How is Post Traumatic Stress Disorder of Abandonment Different From Borderline? Addressing the BPD Stigma and Treatment Choices

I’ve written previously about the differences between borderline personality disorder and post traumatic stress disorder of abandonment but here I’d like to explain why distinguishing the two seems important to me.  It has to do with the stigma attached to the diagnosis of “borderline.”

The two diagnostic categories (BPD and PTSD of Abandonment) have an important feature in common –hyper-reactivity to abandonment triggers.  But folks can show a pattern of intense overreaction to abandonment without exhibiting other key features of BPD.  In my effort to free abandonment trauma victims from the “borderline” diagnosis, I want to avoid maligning people struggling with the symptoms of BPD.

In the first place, the terms “post traumatic stress disorder” and “borderline personality disorder” are at most conceptual entities – part of the analytic equipment of the diagnostician, not part of the data.  In other words, these terms offer descriptors that approximate the symptoms exhibited by a number of people whose behaviors share enough in common to warrant creating conceptual stereotypes for them.  But since people are individuals, each unique, they can only “resemble” the stereotypes on a continuum, and not be them.  That is why I use quotation marks around terms like “borderline.” Both BPD and PTSD fall under the category of “emotional dysregulation.”

Spectrum of emotional dysregulation

You can have people who experienced abandonment trauma in childhood and/or adulthood and who go on post-traumatically to display intense emotional reactions to any perceived threat of abandonment. (1)  On the other hand, you can have people with similar abandonment histories and posttraumatic reactions but who struggle with the additional problems attendant to a diagnosis of BPD, one of which is a tendency to “rewrite history” in the service of the ego in an attempt to justify one’s extreme (socially aggressive, alienating, or combative) behaviors.  If people can blame others, they can perceive themselves as less crazy, less damaged, less hopeless. Their tendency to reverse blame (something we all do, but perhaps we’re speaking about a matter of degree) appears to be involuntary in many cases – something that their “unconscious defense mechanisms” (or some internal neuropsychological mechanism) accomplishes automatically.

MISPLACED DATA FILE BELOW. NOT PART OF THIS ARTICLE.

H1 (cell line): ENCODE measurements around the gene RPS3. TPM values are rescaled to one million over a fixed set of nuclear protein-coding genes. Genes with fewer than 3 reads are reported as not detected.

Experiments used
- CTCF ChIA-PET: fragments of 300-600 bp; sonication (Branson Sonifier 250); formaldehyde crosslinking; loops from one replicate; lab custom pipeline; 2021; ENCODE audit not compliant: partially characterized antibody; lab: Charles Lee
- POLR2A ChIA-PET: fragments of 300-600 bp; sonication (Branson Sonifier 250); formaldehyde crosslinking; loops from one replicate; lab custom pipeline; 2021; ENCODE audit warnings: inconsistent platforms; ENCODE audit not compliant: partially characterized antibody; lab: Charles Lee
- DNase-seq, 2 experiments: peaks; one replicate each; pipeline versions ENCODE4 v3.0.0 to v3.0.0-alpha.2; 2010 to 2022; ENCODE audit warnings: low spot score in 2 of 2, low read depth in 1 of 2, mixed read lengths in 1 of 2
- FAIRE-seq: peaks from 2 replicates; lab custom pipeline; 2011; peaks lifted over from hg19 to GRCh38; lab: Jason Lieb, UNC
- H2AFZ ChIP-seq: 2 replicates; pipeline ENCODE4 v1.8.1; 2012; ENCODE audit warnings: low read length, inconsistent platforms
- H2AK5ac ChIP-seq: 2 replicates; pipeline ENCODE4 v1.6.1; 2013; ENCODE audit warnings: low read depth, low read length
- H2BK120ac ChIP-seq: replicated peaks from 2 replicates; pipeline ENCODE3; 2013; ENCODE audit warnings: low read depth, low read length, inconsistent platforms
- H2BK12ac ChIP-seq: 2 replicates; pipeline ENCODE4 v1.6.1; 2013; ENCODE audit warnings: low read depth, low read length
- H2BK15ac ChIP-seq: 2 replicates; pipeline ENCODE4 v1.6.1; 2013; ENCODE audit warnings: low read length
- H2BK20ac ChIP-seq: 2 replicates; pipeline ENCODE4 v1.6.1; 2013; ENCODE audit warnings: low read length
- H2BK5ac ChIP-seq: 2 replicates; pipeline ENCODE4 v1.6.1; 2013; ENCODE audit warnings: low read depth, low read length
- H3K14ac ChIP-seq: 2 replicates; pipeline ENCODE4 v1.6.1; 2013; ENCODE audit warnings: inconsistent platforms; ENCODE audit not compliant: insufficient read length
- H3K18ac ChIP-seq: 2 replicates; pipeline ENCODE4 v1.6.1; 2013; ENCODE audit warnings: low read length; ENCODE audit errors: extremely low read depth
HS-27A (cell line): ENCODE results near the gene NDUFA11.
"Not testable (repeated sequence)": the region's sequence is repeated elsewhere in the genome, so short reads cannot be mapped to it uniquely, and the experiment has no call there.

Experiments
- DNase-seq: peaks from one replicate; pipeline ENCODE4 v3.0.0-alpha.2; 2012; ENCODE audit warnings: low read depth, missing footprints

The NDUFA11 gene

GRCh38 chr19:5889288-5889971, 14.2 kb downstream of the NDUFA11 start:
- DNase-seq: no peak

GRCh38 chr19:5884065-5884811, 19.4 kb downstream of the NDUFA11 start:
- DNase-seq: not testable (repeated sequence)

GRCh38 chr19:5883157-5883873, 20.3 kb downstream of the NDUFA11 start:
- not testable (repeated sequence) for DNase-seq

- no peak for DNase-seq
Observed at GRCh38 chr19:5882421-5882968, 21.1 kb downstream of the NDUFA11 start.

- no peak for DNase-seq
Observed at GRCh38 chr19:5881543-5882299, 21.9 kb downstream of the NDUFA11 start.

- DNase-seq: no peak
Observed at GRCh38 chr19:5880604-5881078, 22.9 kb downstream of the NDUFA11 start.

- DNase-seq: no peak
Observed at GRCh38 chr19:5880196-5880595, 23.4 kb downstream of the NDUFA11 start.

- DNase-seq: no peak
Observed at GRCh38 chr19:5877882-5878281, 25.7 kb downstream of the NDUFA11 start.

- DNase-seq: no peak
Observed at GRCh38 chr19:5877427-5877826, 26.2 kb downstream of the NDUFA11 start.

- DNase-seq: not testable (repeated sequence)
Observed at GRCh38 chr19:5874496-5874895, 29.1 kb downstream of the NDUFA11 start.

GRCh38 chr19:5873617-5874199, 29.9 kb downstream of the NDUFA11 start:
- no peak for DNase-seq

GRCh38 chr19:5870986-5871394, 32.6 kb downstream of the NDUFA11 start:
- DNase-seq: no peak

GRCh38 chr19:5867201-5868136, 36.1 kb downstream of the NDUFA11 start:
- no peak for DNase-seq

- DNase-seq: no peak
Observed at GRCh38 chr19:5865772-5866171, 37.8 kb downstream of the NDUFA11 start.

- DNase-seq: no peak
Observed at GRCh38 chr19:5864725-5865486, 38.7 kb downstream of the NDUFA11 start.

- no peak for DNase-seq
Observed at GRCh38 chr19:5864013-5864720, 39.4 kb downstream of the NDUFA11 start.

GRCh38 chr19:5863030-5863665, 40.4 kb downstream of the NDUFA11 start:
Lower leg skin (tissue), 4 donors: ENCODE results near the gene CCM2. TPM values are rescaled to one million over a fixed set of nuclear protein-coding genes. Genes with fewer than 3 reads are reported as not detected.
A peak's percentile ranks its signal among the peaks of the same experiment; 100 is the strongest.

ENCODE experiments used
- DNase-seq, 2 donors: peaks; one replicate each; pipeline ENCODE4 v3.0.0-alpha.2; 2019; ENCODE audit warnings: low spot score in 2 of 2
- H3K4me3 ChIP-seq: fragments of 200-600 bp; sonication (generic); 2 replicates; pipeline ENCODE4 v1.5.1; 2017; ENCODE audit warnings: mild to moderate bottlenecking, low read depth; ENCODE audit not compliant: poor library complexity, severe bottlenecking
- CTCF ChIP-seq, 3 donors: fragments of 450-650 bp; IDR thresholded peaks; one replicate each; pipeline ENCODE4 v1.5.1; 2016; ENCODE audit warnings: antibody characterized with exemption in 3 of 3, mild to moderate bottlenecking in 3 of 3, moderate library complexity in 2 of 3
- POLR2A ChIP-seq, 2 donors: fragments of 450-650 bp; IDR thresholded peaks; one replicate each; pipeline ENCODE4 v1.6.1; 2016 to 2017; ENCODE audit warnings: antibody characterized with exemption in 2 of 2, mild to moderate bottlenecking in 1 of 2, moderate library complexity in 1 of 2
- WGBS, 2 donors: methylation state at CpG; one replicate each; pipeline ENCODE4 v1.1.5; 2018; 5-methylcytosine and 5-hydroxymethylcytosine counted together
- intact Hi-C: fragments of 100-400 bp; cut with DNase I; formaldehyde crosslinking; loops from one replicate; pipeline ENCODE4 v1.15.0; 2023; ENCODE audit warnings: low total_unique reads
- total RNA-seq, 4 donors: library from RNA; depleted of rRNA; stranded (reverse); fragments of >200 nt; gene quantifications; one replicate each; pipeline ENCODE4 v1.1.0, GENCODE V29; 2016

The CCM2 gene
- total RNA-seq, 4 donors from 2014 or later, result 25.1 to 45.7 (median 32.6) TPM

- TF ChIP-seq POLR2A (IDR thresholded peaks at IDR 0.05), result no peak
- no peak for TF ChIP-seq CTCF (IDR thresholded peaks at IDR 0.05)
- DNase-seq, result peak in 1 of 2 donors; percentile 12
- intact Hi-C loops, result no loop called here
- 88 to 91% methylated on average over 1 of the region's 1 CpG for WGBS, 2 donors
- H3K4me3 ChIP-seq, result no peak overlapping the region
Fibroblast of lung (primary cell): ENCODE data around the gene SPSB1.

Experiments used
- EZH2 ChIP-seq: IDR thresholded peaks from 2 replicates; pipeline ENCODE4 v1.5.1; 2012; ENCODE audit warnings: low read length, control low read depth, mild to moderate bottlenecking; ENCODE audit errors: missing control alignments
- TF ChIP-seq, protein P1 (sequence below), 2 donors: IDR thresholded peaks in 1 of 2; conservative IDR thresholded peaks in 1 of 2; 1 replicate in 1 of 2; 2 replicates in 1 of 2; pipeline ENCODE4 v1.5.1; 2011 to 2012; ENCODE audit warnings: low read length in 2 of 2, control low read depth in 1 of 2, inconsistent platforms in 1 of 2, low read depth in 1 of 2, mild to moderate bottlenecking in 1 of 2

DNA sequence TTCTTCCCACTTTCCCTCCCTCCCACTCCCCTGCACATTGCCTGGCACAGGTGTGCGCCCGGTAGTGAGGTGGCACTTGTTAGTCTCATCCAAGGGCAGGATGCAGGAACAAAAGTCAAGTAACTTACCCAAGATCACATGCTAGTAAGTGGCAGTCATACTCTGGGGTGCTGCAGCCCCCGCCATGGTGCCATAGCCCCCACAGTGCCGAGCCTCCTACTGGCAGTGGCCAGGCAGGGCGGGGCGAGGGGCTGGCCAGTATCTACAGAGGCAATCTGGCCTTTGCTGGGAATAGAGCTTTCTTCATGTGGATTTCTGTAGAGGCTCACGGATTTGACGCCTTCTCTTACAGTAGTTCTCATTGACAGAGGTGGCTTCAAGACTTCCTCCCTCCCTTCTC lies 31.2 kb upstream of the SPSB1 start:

Once people struggling with this feature have twisted things around and created a new narrative, they are no longer able to participate in consensually validated reality which would otherwise allow them to resolve perceptions of reality that clash with the other person’s.  The borderline tendency to become rigidly entrenched in a distorted reality makes it difficult for them to learn from their interpersonal mistakes and deepens their chasms with others, including those others who have sought to help them.

Here’s how it might work:  In their reality-distortion, people seem to forget the role they may actually have played in a particular fracas.  Janet, for instance, an attractive, successful woman in her late fifties, exhibited a genuine memory blackout, having “erased” how she had lashed out at friends from her yoga class.  She wasn’t able to recall that she had, in fact, initiated this particular conflict by angrily accusing them of excluding her from something, which had not been the case.  Afterward she replaced the blank spaces in her memory about “what went down” with a vision of herself of having acted like Florence Nightingale, and felt innocent of any provocation, and unduly, unjustly victimized.

Janet appeared to believe her reality distortion wholeheartedly – namely, that she had been actually excluded and that she had “merely asked an innocent question.”  When the others attempted to point out an “alternative reality” and said they felt “unjustly attacked and hurt by her accusations,” Janet further accused them of “taking each other’s sides,” “twisting things,” “making up stories,” and “ganging up” to further exclude her.  Her angry projections and overwrought emotional displays toward them created a vicious cycle severe enough to create some real exclusion. (2)

The feature of entrenched reality distortion accounts in part for the stigma attached to BPD.  Whereas sympathy is extended to those labeled with schizophrenia, bi-polar disorder, alcoholism, bulimia, post traumatic stress disorder, and even encopresis, there is marked aversion toward “borderlines.”  People with this diagnosis can usually suss out this aversion (with their hypersensitive social antennae), which exacerbates their sense of social exclusion and isolation (abandonment).  So the stigma is clearly “not part of the solution.”